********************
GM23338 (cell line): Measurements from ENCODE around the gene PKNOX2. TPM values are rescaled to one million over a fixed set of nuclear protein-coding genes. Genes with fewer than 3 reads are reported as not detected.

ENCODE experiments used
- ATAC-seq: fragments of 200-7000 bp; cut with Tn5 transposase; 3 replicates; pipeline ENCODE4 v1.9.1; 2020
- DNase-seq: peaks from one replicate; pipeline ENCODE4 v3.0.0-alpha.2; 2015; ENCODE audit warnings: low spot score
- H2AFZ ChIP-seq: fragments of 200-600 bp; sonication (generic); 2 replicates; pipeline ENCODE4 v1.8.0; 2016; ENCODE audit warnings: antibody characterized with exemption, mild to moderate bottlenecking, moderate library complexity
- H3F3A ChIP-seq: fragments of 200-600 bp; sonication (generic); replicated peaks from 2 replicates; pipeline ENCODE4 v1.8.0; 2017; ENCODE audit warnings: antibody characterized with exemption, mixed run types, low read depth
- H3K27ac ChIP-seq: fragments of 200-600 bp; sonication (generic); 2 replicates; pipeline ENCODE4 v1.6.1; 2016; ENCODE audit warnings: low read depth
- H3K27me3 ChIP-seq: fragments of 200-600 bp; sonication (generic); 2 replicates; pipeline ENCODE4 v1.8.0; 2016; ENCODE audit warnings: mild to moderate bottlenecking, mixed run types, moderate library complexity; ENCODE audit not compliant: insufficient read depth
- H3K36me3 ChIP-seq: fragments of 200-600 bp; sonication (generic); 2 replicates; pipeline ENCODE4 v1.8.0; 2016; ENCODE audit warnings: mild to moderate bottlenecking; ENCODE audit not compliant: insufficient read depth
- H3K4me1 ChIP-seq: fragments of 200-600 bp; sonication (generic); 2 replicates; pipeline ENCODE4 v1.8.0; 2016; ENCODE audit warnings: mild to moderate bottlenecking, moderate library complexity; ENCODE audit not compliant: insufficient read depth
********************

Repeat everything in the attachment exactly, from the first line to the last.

GM23338 (cell line): Measurements from ENCODE around the gene PKNOX2. TPM values are rescaled to one million over a fixed set of nuclear protein-coding genes. Genes with fewer than 3 reads are reported as not detected.

ENCODE experiments used
- ATAC-seq: fragments of 200-7000 bp; cut with Tn5 transposase; 3 replicates; pipeline ENCODE4 v1.9.1; 2020
- DNase-seq: peaks from one replicate; pipeline ENCODE4 v3.0.0-alpha.2; 2015; ENCODE audit warnings: low spot score
- H2AFZ ChIP-seq: fragments of 200-600 bp; sonication (generic); 2 replicates; pipeline ENCODE4 v1.8.0; 2016; ENCODE audit warnings: antibody characterized with exemption, mild to moderate bottlenecking, moderate library complexity
- H3F3A ChIP-seq: fragments of 200-600 bp; sonication (generic); replicated peaks from 2 replicates; pipeline ENCODE4 v1.8.0; 2017; ENCODE audit warnings: antibody characterized with exemption, mixed run types, low read depth
- H3K27ac ChIP-seq: fragments of 200-600 bp; sonication (generic); 2 replicates; pipeline ENCODE4 v1.6.1; 2016; ENCODE audit warnings: low read depth
- H3K27me3 ChIP-seq: fragments of 200-600 bp; sonication (generic); 2 replicates; pipeline ENCODE4 v1.8.0; 2016; ENCODE audit warnings: mild to moderate bottlenecking, mixed run types, moderate library complexity; ENCODE audit not compliant: insufficient read depth
- H3K36me3 ChIP-seq: fragments of 200-600 bp; sonication (generic); 2 replicates; pipeline ENCODE4 v1.8.0; 2016; ENCODE audit warnings: mild to moderate bottlenecking; ENCODE audit not compliant: insufficient read depth
- H3K4me1 ChIP-seq: fragments of 200-600 bp; sonication (generic); 2 replicates; pipeline ENCODE4 v1.8.0; 2016; ENCODE audit warnings: mild to moderate bottlenecking, moderate library complexity; ENCODE audit not compliant: insufficient read depth